The mischief that Pankaj Mishra created lives on
Six years ago, Pankaj Mishra managed to get himself published in the rarefied spaces of both the New York Times op-ed column and the New York Review of Books. He wrote of the controversy surrounding the Indian Army’s killing of five men in Pathribal in Kashmir. The army claimed that these men were the terrorists who had carried out, a few days earlier, the massacre of 38 Sikh villagers in Chittisinghpora. This account was challenged, and exhumations, investigations and controversy followed.
But then Pankaj Mishra-the novelist triumphed over Pankaj Mishra-the journalist. He went on to call for an enquiry into, in effect, whether the Chittisinghpora massacre was carried out by Indian security forces. And suddenly the conspiracy theories, the misinformation and the mischief that usually confine themselves to credulous circles became ‘world-famous’.
So much so that six years on, while India’s slow—but nevertheless wonderful—process of public accountability is getting to the bottom of the Army’s conduct in the killing of the five suspected terrorists, it is being used to continue to obfuscate and amplify Mishra’s dubious assertions (via email from Patrix). Lies not only take a life of their own, but they also breed mutant offspring. What were Indian intelligence agencies for Mishra became Hindu militants for Bill Clinton (see Abhi’s post on Sepia Mutiny). Never mind that the New York Times interviewed a jihadi from Sialkot, Pakistan, who confessed to having participated in the massacre. Or that it would have been patently stupid for the security forces to carry out the massacre wearing their uniforms and insignia if the intention was to pin it on jihadis.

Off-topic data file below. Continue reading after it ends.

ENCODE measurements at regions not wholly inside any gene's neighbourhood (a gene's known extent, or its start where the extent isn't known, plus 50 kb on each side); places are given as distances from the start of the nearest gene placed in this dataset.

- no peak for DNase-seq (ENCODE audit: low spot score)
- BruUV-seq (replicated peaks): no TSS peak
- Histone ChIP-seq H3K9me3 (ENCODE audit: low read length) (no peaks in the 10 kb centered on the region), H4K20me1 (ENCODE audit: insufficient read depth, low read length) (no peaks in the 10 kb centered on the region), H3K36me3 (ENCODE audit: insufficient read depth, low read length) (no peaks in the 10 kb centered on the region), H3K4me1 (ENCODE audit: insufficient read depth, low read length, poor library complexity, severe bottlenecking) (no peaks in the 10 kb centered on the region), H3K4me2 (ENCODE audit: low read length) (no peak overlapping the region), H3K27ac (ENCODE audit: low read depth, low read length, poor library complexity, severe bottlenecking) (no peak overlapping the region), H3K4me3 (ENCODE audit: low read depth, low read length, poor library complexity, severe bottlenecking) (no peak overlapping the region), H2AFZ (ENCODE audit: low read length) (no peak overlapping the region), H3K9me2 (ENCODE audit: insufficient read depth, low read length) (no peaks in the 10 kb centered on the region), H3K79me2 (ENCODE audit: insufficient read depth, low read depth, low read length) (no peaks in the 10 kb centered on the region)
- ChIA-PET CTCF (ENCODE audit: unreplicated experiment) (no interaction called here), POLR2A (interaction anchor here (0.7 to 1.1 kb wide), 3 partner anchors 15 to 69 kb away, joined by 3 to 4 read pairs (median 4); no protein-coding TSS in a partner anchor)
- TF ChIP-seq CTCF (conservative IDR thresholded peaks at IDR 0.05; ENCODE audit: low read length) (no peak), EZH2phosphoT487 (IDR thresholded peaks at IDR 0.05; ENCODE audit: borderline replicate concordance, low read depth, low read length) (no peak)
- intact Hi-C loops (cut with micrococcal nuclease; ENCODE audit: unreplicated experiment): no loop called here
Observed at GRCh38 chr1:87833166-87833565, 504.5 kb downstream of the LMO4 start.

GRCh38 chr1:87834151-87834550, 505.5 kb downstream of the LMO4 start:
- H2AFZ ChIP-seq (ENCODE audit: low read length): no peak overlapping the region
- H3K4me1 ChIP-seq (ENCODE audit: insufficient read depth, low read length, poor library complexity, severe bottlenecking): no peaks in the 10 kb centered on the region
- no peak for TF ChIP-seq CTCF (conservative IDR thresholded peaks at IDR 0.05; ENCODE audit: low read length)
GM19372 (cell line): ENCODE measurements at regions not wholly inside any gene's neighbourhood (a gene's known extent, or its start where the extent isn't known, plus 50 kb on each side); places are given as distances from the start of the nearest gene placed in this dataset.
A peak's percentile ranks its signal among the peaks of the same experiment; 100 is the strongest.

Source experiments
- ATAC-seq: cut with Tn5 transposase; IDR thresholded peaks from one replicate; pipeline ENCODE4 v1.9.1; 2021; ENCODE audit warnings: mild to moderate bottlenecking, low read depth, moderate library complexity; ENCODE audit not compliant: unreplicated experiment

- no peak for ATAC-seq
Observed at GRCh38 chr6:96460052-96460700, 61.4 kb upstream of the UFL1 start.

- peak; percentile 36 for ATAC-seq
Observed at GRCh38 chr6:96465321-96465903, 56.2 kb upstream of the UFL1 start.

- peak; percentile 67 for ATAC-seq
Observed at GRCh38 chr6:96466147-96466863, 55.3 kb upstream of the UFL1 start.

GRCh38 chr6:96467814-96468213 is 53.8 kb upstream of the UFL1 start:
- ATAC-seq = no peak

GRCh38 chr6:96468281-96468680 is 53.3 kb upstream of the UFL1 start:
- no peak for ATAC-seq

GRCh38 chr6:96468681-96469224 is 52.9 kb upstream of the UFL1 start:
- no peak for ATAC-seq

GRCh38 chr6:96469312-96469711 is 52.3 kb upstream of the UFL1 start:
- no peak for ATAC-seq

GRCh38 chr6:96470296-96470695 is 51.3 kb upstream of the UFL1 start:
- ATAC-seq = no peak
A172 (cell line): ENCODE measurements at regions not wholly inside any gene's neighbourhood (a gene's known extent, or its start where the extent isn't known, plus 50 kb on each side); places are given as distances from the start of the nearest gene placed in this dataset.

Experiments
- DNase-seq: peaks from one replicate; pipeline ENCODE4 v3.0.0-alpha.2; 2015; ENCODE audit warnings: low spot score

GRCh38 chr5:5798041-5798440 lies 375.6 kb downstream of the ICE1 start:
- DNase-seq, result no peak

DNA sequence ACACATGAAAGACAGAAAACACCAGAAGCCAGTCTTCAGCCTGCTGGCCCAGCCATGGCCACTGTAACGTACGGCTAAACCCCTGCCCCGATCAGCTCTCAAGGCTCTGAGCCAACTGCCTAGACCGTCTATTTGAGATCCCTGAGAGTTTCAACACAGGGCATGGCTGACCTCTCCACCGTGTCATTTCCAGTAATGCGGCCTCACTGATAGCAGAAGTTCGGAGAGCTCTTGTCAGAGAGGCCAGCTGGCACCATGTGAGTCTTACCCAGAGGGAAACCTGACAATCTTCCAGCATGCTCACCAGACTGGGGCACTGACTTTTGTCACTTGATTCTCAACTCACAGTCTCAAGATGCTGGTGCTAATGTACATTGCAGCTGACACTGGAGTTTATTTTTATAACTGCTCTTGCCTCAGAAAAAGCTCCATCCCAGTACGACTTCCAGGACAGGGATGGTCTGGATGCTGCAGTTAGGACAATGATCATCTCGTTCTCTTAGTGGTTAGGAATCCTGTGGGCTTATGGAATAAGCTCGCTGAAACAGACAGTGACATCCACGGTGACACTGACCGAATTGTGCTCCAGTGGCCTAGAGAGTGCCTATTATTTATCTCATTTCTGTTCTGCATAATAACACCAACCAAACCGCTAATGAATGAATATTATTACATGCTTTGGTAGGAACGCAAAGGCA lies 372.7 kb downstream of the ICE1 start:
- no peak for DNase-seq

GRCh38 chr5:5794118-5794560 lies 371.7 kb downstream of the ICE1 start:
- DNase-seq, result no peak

Sure, the Indian army deserves to be condemned and punished for carrying out the Chittisinghpora massacre. After it has been proven that they committed it.
And Pankaj Mishra’s articles may have helped establish his career. But they do not establish the Indian army’s culpability in the massacre.
(Note: Some parts of this post were modified in response to Pankaj Mishra’s clarification, the thrust of which is in this article)
Update:An excerpt from a comment on Pickled Politics blog sums this up nicely:
The fact that British killed an innocent Brazilian man doesnâ€™t mean the British intelligence services blew up those trains last July in London. Police around the world routinely arrest the wrong people for crimes or seek to unfairly pin crimes on people under pressure. Does this mean the police themselves committed all those crimes to begin with? [Pickled Politics]